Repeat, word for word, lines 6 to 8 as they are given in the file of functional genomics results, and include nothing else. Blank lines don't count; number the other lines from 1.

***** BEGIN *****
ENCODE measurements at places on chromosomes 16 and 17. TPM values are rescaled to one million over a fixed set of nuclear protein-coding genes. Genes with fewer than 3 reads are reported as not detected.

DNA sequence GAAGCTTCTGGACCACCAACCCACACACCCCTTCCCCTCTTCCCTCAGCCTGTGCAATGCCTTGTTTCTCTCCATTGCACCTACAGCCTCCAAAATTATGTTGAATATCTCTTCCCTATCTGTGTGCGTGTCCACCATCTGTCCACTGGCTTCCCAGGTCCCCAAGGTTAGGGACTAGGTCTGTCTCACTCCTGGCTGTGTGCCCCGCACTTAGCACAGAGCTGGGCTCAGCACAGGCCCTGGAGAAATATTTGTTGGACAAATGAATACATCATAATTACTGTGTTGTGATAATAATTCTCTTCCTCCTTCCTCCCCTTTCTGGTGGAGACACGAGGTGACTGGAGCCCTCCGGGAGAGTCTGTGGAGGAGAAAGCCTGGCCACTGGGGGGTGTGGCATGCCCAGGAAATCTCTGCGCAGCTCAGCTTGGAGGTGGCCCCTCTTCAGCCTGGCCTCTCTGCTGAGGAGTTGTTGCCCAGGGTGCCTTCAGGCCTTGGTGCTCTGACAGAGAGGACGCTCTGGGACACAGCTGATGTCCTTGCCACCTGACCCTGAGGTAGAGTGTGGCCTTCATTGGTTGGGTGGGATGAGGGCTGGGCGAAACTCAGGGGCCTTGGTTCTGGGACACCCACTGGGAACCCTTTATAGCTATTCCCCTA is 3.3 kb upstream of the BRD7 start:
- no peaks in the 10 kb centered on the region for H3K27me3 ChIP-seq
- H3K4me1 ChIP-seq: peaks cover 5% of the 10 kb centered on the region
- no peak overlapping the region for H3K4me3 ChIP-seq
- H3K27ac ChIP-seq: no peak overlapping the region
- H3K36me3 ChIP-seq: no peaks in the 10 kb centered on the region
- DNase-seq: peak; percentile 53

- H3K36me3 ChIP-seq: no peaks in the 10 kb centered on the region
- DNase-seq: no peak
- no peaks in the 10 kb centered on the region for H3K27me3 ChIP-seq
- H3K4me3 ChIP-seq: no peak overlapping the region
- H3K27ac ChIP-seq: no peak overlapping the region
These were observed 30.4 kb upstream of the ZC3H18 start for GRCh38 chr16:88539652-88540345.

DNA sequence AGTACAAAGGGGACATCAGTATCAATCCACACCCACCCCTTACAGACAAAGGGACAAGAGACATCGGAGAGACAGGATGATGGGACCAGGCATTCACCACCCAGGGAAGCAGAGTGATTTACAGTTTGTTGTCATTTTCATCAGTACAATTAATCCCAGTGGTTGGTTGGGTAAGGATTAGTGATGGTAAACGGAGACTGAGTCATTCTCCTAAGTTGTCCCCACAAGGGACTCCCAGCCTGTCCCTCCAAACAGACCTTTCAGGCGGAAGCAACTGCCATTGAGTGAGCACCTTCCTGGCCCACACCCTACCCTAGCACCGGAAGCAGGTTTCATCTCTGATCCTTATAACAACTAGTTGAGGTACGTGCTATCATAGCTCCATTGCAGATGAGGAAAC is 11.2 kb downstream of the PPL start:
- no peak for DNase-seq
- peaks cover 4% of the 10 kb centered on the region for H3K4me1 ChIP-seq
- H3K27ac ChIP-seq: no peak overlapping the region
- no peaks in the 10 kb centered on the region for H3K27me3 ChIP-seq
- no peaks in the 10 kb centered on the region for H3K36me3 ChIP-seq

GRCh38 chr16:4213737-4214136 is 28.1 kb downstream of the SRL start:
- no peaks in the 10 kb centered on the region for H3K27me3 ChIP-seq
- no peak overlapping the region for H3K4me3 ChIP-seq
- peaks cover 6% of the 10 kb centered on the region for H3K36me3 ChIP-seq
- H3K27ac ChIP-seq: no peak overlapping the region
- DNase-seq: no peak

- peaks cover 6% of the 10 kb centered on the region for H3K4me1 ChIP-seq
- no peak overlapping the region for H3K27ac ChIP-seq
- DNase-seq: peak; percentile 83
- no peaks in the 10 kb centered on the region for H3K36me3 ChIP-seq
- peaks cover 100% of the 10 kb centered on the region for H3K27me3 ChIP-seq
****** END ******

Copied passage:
- H3K27ac ChIP-seq: no peak overlapping the region
- H3K36me3 ChIP-seq: no peaks in the 10 kb centered on the region
- DNase-seq: peak; percentile 53